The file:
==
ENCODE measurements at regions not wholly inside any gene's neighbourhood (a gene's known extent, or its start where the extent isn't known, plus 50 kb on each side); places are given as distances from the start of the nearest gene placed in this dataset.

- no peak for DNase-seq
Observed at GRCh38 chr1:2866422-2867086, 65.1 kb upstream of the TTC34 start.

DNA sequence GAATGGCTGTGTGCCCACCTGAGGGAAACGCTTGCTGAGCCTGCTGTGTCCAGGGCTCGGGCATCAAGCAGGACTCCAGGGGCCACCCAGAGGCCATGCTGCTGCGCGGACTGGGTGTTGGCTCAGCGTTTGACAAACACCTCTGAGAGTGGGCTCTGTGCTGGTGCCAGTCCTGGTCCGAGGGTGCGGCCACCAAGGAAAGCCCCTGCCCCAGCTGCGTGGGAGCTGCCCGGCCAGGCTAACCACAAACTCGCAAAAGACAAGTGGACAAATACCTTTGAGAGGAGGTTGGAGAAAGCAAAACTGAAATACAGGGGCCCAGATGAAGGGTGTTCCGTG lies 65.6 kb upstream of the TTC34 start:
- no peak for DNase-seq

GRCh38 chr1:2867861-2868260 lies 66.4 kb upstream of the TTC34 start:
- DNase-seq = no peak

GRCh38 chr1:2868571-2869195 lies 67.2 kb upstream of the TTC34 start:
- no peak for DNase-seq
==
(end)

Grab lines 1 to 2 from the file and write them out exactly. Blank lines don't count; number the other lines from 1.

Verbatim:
ENCODE measurements at regions not wholly inside any gene's neighbourhood (a gene's known extent, or its start where the extent isn't known, plus 50 kb on each side); places are given as distances from the start of the nearest gene placed in this dataset.

- no peak for DNase-seq